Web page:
Hope springs anew for baseball fans on opening day — unless your home team still expects you to sign up for an old-school pay-TV bundle to watch games.
A year after sports networks carrying most of Major League Baseball’s 30 franchises began arriving on online-only video services–allowing people to watch almost every game in a variety of streaming apps as part of a $40-and-change package, well below a traditional channel bundle’s cost–seven of those teams continue to treat online viewing of games as a privilege for distant fans.
Fans closer in to those teams’ ballparks — a distance that MLB can define as hundreds of miles — will have to sign up for a cable or satellite bundle to watch. It’s like watching baseball in 2008, except you pay 2018’s TV rates.
Fading regional blackouts
Historically, seeing baseball games online has been the stuff of long-distance relationships. Baseball’s MLB.tv video service has almost always imposed regional blackouts to protect the regional sports networks that air the local team’s games — and that inflate the bills of cable and satellite TV subscribers.
Because MLB defines home-team regions so broadly, people living in a city with only minor-league ball can find themselves blacked out of multiple major-league franchises. Des Moines fans, for example, get no MLB.tv streaming of games involving the Chicago Cubs or White Sox, the Milwaukee Brewers, the Minnesota Twins or the St. Louis Cardinals.
New York Mets’ Adrian Gonzalez its an RBI double during the fifth inning of an opening day baseball game against the St. Louis Cardinals, Thursday, March 29, 2018, in New York. (AP Photo/Frank Franklin II)This policy undercuts the appeal of even the free MLB.tv that T-Mobile (TMUS) is giving away to subscribers through April 2.
Regional sports networks spent years balking at letting people pay to watch them on streaming services. But that obstructionism crumbled last year as most of them popped up on the big streaming services: AT&T’s (T) DirecTV Now, Dish Network’s (DISH) Sling TV, Google’s (GOOG, GOOGL) YouTube TV, Hulu with Live TV and Sony’s PlayStation Vue.
Not all networks appear on all these services, though. The Boston Red Sox’s NESN, for example, is only an online option at Vue and YouTube TV, and the New York Mets’ SNY–since only Wednesday–is on DirecTV Now, Hulu and YouTube TV.
So you need to check with each service to confirm that yours is on its menu. While DirecTV Now, Sling, Hulu, and Vue simply let you plug in your Zip code, YouTube TV blocks that if you’re away from home.
The cheapest bundle usually doesn’t cover these networks. At Sling, for instance, they require the $25 Sling Blue option–and since that drops some channels in the basic $20 Sling Orange package, you may want to step up to paying $40 for Sling Orange + Sling Blue.
Seven teams out
If your home team’s sports network has realized that it’s 2018, great: You can drop your pay-TV bundle and switch to an online service that won’t pad your bill with a hundred channels you don’t want or sock you with monthly fees for cable or satellite boxes.
If that franchise is the Toronto Blue Jays, you don’t even need to pay for an online “skinny bundle” of channels: Their Sportsnet network sells streaming access as a standalone offering for $24.99 Canadian a month.
If, however, your home team is the Baltimore Orioles, the Colorado Rockies, the Houston Astros, the Los Angeles Dodgers, the Pittsburgh Pirates, the Seattle Mariners or the Washington Nationals — sorry, it’s back to cable or satellite for you unless some of its games get broadcast on Facebook (FB) as part of its blackout-free deal to carry 25 games.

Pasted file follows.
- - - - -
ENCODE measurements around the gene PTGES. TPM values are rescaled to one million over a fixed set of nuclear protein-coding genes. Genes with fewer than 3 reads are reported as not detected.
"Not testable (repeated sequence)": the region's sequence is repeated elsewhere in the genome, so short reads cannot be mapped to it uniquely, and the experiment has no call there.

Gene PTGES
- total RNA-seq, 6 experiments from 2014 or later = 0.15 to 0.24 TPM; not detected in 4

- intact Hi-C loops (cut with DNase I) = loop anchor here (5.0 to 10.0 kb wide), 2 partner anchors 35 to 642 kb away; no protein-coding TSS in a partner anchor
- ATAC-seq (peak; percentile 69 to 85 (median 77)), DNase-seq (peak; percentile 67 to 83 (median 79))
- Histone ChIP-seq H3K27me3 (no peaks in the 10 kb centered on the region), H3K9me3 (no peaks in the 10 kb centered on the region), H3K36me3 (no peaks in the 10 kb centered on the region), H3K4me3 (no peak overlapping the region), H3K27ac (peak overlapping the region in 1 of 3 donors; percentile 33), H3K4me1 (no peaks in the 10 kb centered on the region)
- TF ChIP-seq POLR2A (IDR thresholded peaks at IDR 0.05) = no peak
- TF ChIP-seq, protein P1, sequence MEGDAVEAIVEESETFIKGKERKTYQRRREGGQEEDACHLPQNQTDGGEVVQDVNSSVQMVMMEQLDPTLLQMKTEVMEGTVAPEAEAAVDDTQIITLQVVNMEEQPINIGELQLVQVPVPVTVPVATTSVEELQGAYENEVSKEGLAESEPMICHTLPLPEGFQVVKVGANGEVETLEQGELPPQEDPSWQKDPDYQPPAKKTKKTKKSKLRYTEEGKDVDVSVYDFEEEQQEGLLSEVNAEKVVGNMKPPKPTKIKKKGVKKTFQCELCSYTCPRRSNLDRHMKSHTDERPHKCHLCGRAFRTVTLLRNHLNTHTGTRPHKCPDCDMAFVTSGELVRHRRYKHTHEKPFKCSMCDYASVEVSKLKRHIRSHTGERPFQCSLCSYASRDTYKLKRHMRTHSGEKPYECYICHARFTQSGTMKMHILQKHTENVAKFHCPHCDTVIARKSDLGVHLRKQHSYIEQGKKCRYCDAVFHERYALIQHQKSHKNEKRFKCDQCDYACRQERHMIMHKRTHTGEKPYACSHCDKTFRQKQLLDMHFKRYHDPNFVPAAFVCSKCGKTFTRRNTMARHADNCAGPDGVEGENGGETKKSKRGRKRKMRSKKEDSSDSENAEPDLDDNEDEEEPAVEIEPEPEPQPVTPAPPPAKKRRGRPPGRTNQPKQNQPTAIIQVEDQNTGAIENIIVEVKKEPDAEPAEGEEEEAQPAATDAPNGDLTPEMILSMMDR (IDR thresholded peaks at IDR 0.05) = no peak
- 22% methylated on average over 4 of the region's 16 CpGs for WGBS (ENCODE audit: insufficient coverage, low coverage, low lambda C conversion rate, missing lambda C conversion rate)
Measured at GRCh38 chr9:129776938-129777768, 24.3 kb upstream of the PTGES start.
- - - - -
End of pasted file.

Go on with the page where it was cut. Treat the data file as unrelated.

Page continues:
Fans around Denver, Houston, Pittsburgh and Seattle can blame AT&T, which owns the sports networks for each team but has yet to cut an online-only deal — not even with its own DirecTV Now service.
Around Baltimore and Washington, the Mid-Atlantic Sports Network has yet to make a move towards online viewing. MASN seems to have forgotten the precedent MLB set in 2005, when baseball let Nats fans watch games online after almost no TV services carried the Orioles-controlled network MLB created to placate Baltimore for moving the Montreal Expos south.
The Dodgers represent the weirdest case of all. Five years after the team created its own SportsNet LA network and sold 25 years of distribution rights to Time Warner Cable for $8.3 billion, only TWC owner Spectrum (CHTR) carries its games. Can anybody blame Dodger fans fed up with this greed-driven debacle if they turn to technical countermeasures to make MLB.tv think they watch from thousands of miles away?
None of those sports networks answered requests for an explanation of a strategy that looks as foolish as walking the opposing team’s pitcher.
What’s the holdup?
Cord cutting is real, and it’s only accelerating. Almost half a million subscribers headed for the exits in the fourth quarter of 2017 alone, according to MoffettNathanson Research–capping off a year in which traditional TV services lost 3.4% of their subscribers, the fastest drop that firm has tracked yet.
The research firm eMarketer — whose 2015 forecast that 20% of American households wouldn’t have cable or satellite TV by 2018 proved to be slightly too conservative — predicted last September that by 2021, the pay-TV contingent will shrink by another 10% to 182 million U.S. households, leaving 81 million households outside that market.
Baseball can get fans to do crazy things, like pay $10 for a beer, travel thousands of miles to follow the team on the road, and stay in the stands through 18 innings of a postseason game. But it’s not going to reverse the cord-cutting trend. Who do these throwback franchises think they’re kidding?
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